But from the intellectual perspective amongst liberal elites, the ideas that carried the day were that the war on terror could be a valorous struggle, that saved people from the nightmares of these despotic rules by the Taliban, or Saddam Hussein, through the righteous application of American violence on their behalf. Which is what imperialism always justifies itself as accomplishing, delivering security and justice when in fact it delivers only extraction, death, and injustice.

Sean Illing

Let me hold on that for a second, because what you’re saying now really highlights this tragic contradiction that Democrats marched right into. They couldn’t let go of the war on terror for all these political reasons, or they could have, but they —

Spencer Ackerman

They chose not to. This is always a choice.

Sean Illing

So they tried to manage and bureaucratize it, but the longer it persisted, the more it failed, and the more it fostered the undercurrents that propped it up in the first place. And here we are.

Spencer Ackerman

And what I think doesn’t always get as appreciated, but is critical context for understanding someone like Trump and how he was so able, without incurring any consequence within the Republican Party that had been so devoted to the war on terror for saying “These wars have been stupid,” because throughout the Obama administration, no one wants to say yet that they are lost wars, but it’s obvious that they haven’t delivered what they promised. And they’ve only delivered agony and suffering and increased terrorism, increased the ambition and scope and opportunities of what becomes the Islamic state, which would never have existed had the US not invaded Iraq.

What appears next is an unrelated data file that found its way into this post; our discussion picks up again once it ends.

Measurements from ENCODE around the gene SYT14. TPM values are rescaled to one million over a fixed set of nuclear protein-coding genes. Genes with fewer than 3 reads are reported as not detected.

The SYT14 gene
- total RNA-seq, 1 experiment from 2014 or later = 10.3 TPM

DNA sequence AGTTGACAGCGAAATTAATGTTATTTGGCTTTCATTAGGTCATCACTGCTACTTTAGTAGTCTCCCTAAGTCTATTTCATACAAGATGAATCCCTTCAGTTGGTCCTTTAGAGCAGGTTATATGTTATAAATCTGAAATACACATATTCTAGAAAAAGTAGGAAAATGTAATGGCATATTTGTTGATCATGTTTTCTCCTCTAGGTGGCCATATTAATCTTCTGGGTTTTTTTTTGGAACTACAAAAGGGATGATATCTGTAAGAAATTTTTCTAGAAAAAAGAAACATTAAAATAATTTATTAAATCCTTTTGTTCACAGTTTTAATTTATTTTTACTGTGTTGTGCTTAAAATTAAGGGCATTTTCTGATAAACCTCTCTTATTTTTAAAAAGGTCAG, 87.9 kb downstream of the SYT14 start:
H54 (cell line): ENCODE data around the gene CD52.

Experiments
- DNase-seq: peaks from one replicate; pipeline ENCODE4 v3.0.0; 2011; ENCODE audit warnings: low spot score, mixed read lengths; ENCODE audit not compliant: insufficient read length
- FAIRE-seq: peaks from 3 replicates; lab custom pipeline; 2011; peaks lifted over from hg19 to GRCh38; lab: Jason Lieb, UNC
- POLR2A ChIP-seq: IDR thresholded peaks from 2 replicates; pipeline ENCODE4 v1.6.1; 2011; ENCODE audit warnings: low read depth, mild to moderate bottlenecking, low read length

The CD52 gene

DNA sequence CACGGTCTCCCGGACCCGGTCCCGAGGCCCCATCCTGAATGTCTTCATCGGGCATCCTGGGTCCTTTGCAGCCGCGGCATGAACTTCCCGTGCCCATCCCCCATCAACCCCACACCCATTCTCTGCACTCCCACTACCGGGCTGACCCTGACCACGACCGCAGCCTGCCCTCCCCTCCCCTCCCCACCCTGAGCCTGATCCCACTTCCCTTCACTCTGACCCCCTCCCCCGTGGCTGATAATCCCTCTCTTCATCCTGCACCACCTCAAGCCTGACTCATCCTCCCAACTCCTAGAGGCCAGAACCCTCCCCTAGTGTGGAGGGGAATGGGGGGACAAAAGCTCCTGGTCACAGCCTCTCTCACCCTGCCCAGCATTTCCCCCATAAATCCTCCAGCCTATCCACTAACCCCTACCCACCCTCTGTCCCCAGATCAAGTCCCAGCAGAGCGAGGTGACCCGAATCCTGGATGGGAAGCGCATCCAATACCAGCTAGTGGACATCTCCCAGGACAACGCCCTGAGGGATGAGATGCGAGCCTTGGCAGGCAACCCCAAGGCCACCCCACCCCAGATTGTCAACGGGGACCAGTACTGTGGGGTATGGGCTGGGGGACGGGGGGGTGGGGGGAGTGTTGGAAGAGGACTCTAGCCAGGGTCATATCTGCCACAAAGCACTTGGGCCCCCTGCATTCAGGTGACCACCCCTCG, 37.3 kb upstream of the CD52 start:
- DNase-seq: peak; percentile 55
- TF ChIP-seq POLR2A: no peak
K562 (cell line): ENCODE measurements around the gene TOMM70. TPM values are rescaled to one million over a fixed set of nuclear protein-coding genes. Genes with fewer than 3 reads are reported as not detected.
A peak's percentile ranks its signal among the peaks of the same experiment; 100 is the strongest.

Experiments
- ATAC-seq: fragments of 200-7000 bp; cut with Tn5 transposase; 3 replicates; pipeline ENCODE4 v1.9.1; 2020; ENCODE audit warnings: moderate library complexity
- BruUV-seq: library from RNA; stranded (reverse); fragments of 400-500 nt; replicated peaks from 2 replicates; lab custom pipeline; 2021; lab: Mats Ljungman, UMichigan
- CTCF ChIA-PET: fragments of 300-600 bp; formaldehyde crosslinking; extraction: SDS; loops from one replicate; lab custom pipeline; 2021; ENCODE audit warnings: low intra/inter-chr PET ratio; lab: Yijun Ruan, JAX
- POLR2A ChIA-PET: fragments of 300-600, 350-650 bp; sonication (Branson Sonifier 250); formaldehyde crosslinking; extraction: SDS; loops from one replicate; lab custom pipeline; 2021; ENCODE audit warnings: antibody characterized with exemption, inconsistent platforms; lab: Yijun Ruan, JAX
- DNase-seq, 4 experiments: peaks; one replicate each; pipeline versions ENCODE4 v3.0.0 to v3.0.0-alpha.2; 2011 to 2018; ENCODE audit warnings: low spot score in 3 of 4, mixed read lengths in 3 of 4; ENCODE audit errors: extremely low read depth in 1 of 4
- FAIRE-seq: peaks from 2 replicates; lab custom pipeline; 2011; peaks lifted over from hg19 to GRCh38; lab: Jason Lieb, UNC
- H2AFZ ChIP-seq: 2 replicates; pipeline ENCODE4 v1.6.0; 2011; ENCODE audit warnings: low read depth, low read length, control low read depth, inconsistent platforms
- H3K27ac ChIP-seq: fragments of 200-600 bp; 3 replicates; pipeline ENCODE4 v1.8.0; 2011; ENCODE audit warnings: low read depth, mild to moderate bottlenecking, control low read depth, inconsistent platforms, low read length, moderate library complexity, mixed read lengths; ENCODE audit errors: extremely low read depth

But through the Obama administration’s maintenance of the war on terror, it becomes, not particularly conspicuous to the political class, but very conspicuous to Trump’s coalition, that these disastrous wars now look a whole lot like wars waged by the Democratic Party.

Sean Illing

The way you put it in the book is to say that Obama tried to put the forever war on a sustained footing. What does that actually mean in practice?

Spencer Ackerman

What it meant was compiling internal committees of lawyers, intelligence officials, senior military officers, and high-ranking political appointees who would come together in a bureaucratic process that meted out the war on terror, through most often drone strikes and counter-terrorism raids. This was seen as a way of making the war on terror respect the law.

But the thing is that the law wasn’t respected. What happened was lawyers in the Obama administration and in the intelligence community and in the military found justifications for what Obama already wanted to do, to the point where two attorneys, David Barron and Marty Lederman in the Justice Department (Barron was rewarded for this with a federal judgeship), told Barack Obama that despite the Constitution’s prohibitions on depriving someone of life without due process of law, that it could simply execute an American citizen named Anwar al-Awlaki, who was an important and even operational figure in Al-Qaeda in Yemen. Someone who the war on terror radicalized into becoming a radicalizer of other people, including the Detroit underwear bomber, Umar Farouk Abdulmutallab.